If you were trying to spy on humans, you would probably tap their phone lines or hack their internet connection. It’s all in figuring out how they communicate, and then intercepting that communication. But beetles don’t exactly have language, right? You do some research and discover that longhorned beetles actually communicate using a sense of smell to detect special chemicals called pheromones. Pheromones are chemicals released by the beetle that trigger a behavioral response in another beetle. Beetles detect, or smell, these pheromones using special olfactory receptors on their antennae, and follow the scent to its source. Through chemical analysis in the lab, scientists and their minions are able to figure out the composition of these pheromones and synthesize them. If they get it right, the beetles will come to the man-made pheromone just as they would to another beetle calling.

The first step in the pheromone capture and analysis process. The beetles are placed in jars and air is passed over them. When they release a chemical, it is quickly captured in a collection chamber and is ready for analysis via gas chromatography–mass spectrometry (GC-MS).

Using these synthetic pheromones, you will now be able to move on to the fourth step: monitoring.

Step 4: Monitor your target.

You do some digging and discover that in recent years, Dr. Larry Hanks’ lab at the University of Illinois (and collaborators) has developed a relatively inexpensive, user-friendly beetle trap that uses the synthetic pheromone as bait. The lab is happy to collaborate with you and sets you up with some traps and some pheromone bait. By installing these traps in forest patches, you are able to monitor population levels of the different species. This monitoring system should allow for early detection of any potential invading pests.

Pictured left: a trap for longhorn beetles, baited with synthetic pheromone
Pictured right: a Bug Nerd collecting beetles from the trap.

Step 5: Zero in on your target’s potential hot spots.

You get a phone call from your supervisor, who sternly reminds you that there is limited funding for pest management research, so you had better become more efficient with your monitoring strategy. Currently you are using traps to monitor longhorn beetles in every possible forest patch, but it will save time and money to monitor only those places where we are most likely to find invaders. You tap into your Bug Nerd network and discover a graduate student at the U of I who is working to figure out which types of longhorn beetle prefer which habitats. It turns out all forest patches are not the same. Some forest patches are large, some are small, some have a lot of dead logs in them, some don’t, some have old trees, and some have young ones. Which longhorn beetles do well in a given forest patch will have a lot to do with these factors.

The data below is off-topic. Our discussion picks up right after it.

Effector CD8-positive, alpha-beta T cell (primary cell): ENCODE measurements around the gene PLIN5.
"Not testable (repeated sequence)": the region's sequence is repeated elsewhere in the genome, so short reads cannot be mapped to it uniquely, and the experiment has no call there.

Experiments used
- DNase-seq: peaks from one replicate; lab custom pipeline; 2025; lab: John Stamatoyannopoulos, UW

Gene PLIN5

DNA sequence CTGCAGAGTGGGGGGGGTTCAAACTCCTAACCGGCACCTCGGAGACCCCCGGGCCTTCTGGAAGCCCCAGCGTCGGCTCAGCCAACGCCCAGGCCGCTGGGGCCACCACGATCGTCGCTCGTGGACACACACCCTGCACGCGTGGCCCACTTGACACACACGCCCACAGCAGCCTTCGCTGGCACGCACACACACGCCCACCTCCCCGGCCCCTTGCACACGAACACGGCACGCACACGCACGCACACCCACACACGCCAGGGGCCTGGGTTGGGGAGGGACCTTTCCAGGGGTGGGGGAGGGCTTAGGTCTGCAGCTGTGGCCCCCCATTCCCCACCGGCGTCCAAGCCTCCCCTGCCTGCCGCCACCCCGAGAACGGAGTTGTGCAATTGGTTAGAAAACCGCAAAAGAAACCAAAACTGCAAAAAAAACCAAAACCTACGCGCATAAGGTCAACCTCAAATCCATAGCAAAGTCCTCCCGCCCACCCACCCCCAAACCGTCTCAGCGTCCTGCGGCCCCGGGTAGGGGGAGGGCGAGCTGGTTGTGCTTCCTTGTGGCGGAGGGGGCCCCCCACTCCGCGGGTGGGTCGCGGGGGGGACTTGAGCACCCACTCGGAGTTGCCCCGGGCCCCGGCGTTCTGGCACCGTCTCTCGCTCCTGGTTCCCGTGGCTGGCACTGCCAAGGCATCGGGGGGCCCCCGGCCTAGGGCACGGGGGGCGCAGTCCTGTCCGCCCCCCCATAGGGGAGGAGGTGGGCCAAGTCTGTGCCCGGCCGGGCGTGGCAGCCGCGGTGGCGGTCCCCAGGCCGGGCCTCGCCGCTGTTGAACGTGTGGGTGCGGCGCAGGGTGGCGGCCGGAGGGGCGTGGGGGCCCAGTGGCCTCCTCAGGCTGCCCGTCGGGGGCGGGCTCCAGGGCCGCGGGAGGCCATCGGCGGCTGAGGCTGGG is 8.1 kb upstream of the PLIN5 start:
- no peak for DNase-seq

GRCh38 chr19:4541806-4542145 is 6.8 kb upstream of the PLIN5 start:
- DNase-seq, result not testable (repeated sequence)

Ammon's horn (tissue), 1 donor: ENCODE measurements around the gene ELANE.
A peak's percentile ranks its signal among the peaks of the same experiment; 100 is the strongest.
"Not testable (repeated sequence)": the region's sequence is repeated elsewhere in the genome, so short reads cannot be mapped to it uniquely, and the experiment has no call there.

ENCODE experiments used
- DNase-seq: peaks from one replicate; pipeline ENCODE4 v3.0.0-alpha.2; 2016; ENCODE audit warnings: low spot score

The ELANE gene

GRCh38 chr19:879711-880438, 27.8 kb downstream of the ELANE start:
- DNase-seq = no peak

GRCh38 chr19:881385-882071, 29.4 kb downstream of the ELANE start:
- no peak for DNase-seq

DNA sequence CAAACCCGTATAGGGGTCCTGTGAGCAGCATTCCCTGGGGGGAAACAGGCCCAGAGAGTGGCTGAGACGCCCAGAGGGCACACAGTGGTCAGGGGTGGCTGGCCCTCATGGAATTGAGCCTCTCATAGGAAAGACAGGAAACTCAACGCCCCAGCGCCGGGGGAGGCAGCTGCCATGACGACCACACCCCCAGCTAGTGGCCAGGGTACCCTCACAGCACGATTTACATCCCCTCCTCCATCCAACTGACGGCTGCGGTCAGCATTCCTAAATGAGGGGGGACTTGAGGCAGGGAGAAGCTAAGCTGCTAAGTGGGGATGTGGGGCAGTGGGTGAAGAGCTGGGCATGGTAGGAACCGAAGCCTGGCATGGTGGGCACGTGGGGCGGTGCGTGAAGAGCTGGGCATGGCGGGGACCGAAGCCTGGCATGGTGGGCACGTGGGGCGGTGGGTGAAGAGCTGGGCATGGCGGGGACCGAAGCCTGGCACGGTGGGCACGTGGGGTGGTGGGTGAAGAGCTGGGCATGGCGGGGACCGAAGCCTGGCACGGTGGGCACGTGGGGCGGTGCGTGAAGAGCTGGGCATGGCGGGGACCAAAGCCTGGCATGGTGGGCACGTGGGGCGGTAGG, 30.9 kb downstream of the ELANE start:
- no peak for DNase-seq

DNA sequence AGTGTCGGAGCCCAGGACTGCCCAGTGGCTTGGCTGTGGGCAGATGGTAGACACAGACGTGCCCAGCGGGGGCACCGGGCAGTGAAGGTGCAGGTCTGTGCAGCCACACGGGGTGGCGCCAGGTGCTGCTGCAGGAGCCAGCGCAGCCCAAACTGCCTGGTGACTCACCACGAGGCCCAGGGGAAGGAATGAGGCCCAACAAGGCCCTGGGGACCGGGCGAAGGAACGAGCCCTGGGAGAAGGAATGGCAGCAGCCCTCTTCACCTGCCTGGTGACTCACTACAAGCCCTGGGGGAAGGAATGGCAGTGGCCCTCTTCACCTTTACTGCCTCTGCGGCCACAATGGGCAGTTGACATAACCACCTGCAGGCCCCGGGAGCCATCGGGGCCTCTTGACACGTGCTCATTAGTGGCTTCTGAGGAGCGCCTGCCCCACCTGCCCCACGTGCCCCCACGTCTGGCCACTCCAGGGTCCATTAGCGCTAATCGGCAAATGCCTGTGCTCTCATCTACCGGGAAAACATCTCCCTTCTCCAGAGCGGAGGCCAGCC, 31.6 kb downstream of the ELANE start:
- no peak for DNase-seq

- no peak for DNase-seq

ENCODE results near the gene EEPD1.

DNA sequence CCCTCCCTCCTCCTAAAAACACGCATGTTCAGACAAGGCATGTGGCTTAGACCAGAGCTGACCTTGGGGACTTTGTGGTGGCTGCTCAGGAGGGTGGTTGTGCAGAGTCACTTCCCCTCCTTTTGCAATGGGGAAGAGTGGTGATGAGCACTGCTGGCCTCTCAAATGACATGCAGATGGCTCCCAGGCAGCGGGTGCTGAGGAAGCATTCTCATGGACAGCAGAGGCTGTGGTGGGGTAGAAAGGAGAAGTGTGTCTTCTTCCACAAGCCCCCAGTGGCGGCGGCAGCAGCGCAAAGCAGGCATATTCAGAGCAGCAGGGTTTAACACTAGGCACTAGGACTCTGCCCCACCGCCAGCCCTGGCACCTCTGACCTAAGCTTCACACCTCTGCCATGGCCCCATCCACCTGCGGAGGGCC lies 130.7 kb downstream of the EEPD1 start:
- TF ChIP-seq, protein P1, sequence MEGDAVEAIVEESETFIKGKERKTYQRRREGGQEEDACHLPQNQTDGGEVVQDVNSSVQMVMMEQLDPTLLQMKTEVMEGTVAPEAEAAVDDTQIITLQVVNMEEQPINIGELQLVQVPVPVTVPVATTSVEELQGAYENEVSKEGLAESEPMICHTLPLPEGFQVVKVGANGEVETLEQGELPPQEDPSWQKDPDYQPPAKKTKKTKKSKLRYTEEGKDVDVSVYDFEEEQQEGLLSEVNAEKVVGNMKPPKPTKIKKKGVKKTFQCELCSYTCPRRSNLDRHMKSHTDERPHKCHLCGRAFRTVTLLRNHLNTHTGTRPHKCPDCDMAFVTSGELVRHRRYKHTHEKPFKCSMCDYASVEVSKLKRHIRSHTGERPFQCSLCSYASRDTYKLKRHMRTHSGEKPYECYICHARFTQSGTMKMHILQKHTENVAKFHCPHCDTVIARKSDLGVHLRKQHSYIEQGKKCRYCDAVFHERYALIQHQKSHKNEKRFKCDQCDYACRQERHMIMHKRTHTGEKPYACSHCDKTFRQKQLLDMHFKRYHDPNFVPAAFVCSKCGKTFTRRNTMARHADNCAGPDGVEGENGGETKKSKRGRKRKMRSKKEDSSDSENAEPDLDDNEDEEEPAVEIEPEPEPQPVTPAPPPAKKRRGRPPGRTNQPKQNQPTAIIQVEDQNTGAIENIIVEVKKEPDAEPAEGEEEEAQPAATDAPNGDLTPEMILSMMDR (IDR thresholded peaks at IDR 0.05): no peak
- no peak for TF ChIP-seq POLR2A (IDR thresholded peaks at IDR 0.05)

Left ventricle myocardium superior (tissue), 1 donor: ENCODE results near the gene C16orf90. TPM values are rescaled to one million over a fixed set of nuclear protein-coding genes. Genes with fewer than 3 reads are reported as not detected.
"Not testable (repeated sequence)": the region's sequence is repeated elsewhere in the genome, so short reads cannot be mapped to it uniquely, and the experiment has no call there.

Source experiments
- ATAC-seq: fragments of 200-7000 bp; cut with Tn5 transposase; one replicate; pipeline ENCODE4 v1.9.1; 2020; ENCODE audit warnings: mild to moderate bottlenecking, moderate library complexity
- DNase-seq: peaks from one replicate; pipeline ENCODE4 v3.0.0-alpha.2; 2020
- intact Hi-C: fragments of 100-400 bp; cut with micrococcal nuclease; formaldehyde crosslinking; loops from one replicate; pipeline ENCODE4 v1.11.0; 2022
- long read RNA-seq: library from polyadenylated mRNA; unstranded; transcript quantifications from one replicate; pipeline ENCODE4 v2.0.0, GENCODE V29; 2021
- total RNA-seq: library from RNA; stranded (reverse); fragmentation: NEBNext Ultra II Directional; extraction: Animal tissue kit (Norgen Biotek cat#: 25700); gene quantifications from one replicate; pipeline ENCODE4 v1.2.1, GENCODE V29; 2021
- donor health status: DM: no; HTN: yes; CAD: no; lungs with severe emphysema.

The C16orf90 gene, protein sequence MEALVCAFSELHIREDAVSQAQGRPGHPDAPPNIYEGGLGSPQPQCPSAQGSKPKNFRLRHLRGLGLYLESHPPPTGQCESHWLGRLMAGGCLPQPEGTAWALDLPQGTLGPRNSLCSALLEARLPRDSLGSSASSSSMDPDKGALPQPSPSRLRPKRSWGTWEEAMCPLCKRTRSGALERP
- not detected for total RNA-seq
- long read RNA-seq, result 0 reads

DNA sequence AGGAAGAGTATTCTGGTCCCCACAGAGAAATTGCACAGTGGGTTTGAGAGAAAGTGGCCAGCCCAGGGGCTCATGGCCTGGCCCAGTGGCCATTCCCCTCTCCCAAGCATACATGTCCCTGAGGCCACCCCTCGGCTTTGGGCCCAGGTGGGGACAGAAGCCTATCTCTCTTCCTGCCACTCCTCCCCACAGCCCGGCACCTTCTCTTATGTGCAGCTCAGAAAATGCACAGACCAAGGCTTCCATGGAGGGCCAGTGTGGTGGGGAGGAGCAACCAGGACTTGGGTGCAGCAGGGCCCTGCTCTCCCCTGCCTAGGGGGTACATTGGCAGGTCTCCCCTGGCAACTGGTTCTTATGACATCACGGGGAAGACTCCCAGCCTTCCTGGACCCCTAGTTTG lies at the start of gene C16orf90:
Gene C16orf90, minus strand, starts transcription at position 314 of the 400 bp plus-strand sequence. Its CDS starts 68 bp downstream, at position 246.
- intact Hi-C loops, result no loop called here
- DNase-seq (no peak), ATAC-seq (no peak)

There are no clear answers at this point (ecologists are always saying that, much to your frustration). The research on which patch types may be most suitable for a potential invader is still underway, and conclusions have yet to unfold. But thanks to your assignment, you have taken crucial and logical steps to intercept invaders, and gained unexpected insight into the world of pest management.

Some hope.

You and the scientific community have expended a lot of time and energy on this matter. Will it even work? Once you know where the hot spots are, what can you do about it? You are relieved to learn that there have been some cases of successful eradication of ALB in North America using a quarantine approach, which unfortunately involves cutting down infested trees, but does help to stop the pest from spreading if it is done effectively (Department of Agriculture & Markets News). Thanks to your five steps, invaders can be detected more quickly and efficiently, and quarantines can be implemented and hopefully minimized in the area.

Good work, Special Agent! 

For more information on how to be a “beetle buster,” visit



Allison, J., J. Borden, S. Seybold, Chemoecology 14, 123–150 (2004).

Aukema, Juliann E., Brian Leung, Kent Kovacs, Corey Chivers, Kerry O. Britton, Jeffrey Englin, Susan J. Frankel, Robert G. Haight, Thomas P. Holmes, Andrew M. Liebhold, Deborah G. McCullough, Betsy Von Holle. “Economic Impacts of Non-Native Forest Insects in the Continental United States.” PLoS ONE, 2011; 6 (9).

Department of Agriculture and Market News. “ISLIP, N.Y. DECLARED FREE OF THE ASIAN LONGHORNED BEETLE: Eradication Efforts Demonstrate Success, Additional Areas Targeted.” Press Release. New York State Department of Agriculture and Market News. 2011.

Elton, C.S. 1958. “The ecology of invasions by animals and plants.” London: Methuen and Co. Ltd.

Yanega, D. 1996. Field Guide to Northeastern Longhorned Beetles (Coleoptera: Cerambycidae). Illinois Natural History Survey Research Institute.

Written Linnea Meier, MS candidtate, Department of Entomology.


Smile Politely is proud to introduce a new running series we are calling “Science Politely” that will feature the work of graduate students at the University of Illinois throughout November and December. Working in collaboration with the students in a graduate course in Integrative Biology, Science Politely is a collaboration aimed at bridging the gap between town and university, between scientist and citizen, and between research and culture.